PROTECTING PATIENTS FROM MASSIVE OUT OF NETWORK COSTS IS A GOOD IDEA BUT NJ MUST AMEND ITS CURRENT BILL WHICH INTENDS TO DO THAT
There is an important vote on the horizon in the New Jersey state Senate that should be of interest to everybody nationwide, because it could potentially serve as a model for other states.
S-485 is a bill intended to grapple with the exceedingly high costs of out of network care for patients. The bill is a good idea and well-intentioned, which is why so many physicians support the transparency and disclosure requirements included in it.
However, before it passes, there are issues that need to be resolved in order to avoid some potentially egregious issues.
For starters, the dispute resolution mechanism in the bill is badly skewed in favor of insurers. It allows them to skimp on payment to doctors, but does nothing to guarantee the savings get passed on to patients.
Numerous insurers have spent millions on lobbying and advertising rather than on patient care and there is no mechanism in this bill to keep this from continuing to happen.
Hospital and physician costs have risen at a marginal rate of less than 2% while insurance premiums have continued to go up at record rates. This indicates an increase in administrative costs and lucrative salaries at insurance companies rather than an honest accounting and best-practices attempt to properly serve patients.
Simply put, while the bill should pass in some form because it is necessary to protect patients from exorbitant out of pocket costs, the way it is curretly constructed does not accomplish that.
Fixes need to be made.
What kind of fixes? Here are some potential ideas:
-Ensure arbitrators use market based charged data when issuing decisions. The unilateral use of health insurance payer payment methodology in arbitration would allow health insurance carriers to revert to deceptive business practices which were outlawed in New Jersey years ago.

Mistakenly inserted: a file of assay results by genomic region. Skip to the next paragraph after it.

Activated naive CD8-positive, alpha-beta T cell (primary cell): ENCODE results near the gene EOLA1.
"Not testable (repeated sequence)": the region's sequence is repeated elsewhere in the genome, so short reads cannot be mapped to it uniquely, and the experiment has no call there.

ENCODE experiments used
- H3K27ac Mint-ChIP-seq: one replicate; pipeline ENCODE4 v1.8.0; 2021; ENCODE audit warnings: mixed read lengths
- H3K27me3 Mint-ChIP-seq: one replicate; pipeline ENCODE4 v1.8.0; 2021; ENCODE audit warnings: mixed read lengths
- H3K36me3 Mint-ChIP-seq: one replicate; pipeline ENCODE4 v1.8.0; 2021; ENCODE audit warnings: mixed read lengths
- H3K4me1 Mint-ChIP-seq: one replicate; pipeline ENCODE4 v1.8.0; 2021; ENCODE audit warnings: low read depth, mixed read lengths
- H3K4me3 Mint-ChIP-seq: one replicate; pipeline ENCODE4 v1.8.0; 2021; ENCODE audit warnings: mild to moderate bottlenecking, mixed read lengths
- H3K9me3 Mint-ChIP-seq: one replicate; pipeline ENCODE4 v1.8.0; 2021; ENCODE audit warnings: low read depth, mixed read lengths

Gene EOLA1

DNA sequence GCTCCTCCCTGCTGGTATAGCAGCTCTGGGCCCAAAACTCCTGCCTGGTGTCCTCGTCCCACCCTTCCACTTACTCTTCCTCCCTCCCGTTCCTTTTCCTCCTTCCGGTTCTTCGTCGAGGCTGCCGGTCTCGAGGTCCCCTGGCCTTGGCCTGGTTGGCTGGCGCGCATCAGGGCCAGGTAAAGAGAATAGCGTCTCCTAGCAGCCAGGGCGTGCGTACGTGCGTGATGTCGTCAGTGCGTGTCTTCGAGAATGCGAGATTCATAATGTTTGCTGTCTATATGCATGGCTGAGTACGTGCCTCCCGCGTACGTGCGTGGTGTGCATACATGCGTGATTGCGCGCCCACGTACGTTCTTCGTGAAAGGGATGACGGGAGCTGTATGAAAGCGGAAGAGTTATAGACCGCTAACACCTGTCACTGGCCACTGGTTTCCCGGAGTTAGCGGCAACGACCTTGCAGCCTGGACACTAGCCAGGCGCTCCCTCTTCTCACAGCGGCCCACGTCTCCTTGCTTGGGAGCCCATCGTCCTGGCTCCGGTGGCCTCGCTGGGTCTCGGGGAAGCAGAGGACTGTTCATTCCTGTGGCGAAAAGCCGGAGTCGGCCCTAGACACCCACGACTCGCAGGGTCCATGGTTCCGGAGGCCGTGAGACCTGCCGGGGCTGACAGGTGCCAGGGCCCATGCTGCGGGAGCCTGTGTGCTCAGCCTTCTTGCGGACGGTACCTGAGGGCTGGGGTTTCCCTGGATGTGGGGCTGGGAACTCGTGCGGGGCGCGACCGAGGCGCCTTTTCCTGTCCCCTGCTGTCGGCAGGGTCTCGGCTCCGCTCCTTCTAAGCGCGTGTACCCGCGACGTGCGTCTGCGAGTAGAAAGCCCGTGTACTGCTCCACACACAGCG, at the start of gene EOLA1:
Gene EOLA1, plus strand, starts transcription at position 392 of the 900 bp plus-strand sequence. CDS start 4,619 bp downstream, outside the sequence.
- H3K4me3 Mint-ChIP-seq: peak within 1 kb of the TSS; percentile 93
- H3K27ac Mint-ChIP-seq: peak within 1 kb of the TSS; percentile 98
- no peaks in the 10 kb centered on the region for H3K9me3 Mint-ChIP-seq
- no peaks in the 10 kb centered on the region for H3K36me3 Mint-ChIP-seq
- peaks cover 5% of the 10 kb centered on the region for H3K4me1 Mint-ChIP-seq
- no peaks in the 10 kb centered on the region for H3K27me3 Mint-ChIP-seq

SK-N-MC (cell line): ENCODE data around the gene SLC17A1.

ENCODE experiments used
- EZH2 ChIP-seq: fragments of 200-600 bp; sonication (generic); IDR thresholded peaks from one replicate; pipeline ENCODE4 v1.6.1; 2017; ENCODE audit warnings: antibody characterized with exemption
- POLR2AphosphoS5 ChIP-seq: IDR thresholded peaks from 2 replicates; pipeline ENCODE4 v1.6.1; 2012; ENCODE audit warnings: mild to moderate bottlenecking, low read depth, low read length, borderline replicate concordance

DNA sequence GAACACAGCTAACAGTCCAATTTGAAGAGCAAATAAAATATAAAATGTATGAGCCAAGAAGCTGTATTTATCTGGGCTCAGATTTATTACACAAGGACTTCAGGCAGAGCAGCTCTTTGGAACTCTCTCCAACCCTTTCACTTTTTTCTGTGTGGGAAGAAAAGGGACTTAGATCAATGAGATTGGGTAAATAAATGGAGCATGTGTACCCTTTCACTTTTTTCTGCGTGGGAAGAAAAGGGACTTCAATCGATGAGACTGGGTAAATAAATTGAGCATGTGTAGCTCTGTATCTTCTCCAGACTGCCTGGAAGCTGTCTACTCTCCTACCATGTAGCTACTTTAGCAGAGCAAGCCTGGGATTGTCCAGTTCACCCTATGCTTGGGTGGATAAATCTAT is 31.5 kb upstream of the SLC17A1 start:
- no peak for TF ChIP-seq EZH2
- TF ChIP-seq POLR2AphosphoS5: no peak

-Get rid of the parts of the bill that permit federally-regulated plans to “opt in” to state arbitration.
- Make the process of granting waivers for patient cost sharing far easer, since it would allow physicians to help their indigent patients get care.
-Get rid of punitive measures for struggling to properly adhere to difficult payment plans. These plans should be easy to understand and easy to comply with.
As a doctor myself, I want what is best for patients and patient care.
I understand insurance companies need to make a profit, but patients are getting crushed with out of network costs and this bill needs to be put in place to stop that from happening.
This current bill is flawed, but worth fixing.
I have great faith in the men and women of New Jersey state government to realize the shortcomings of the bill and make the appropriate changes for the good of the hard working men and women of the garden state.
I have no doubt that in the end, they will do the right thing and put the needs of patients first.